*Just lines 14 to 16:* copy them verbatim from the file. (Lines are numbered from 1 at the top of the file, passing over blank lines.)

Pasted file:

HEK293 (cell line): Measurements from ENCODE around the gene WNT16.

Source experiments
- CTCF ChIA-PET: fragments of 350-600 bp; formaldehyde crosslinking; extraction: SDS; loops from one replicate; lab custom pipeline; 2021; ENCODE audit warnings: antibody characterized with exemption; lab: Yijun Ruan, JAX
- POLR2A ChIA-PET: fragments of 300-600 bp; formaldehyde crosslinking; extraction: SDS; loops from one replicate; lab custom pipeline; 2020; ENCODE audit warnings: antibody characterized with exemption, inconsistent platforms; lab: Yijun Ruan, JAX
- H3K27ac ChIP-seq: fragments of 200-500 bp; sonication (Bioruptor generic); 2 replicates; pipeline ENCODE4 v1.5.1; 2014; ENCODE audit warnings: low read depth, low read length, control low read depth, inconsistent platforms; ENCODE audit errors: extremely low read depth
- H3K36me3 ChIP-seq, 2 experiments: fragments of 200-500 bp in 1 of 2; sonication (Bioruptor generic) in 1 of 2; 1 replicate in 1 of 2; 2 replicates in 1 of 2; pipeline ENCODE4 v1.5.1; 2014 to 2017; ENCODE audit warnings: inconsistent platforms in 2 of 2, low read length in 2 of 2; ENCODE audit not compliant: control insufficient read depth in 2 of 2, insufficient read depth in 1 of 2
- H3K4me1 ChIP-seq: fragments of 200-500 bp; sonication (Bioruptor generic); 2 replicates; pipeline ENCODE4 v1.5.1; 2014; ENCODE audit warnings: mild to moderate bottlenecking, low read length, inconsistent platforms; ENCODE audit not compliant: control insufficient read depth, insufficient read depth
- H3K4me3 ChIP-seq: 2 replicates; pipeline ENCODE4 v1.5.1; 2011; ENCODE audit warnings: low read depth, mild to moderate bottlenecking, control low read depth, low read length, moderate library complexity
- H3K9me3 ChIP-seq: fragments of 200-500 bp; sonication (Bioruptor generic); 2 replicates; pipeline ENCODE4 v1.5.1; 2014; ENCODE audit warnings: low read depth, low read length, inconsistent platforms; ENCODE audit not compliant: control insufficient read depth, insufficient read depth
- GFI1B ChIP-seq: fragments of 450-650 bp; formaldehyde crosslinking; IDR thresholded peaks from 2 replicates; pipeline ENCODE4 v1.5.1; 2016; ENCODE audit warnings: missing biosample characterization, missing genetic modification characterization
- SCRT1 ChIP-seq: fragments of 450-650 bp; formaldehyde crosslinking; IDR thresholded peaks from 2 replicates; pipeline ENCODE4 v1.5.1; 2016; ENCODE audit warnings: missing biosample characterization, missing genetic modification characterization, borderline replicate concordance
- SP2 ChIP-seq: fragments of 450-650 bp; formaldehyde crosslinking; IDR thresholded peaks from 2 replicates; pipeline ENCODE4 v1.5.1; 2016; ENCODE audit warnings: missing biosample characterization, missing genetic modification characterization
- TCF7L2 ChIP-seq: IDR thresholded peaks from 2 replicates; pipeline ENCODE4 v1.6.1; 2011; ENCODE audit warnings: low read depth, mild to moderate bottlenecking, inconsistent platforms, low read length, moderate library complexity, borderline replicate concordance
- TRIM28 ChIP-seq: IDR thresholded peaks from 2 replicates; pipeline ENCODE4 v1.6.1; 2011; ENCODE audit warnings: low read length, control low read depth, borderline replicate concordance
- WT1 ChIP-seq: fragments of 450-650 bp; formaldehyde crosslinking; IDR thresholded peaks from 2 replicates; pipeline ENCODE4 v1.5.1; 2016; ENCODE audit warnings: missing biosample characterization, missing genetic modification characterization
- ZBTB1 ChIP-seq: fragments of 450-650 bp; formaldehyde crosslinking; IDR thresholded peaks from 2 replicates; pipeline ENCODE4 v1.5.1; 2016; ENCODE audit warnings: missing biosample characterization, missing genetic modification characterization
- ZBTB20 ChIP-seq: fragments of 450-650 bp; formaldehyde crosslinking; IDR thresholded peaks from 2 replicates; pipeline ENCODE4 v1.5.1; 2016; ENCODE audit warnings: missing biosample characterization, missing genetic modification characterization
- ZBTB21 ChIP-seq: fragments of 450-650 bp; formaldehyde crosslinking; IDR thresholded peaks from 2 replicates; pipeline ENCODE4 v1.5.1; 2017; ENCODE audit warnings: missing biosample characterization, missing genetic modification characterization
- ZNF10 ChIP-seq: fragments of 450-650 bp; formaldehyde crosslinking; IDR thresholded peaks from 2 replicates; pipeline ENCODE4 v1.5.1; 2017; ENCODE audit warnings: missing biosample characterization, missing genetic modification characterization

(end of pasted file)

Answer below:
- TRIM28 ChIP-seq: IDR thresholded peaks from 2 replicates; pipeline ENCODE4 v1.6.1; 2011; ENCODE audit warnings: low read length, control low read depth, borderline replicate concordance
- WT1 ChIP-seq: fragments of 450-650 bp; formaldehyde crosslinking; IDR thresholded peaks from 2 replicates; pipeline ENCODE4 v1.5.1; 2016; ENCODE audit warnings: missing biosample characterization, missing genetic modification characterization
- ZBTB1 ChIP-seq: fragments of 450-650 bp; formaldehyde crosslinking; IDR thresholded peaks from 2 replicates; pipeline ENCODE4 v1.5.1; 2016; ENCODE audit warnings: missing biosample characterization, missing genetic modification characterization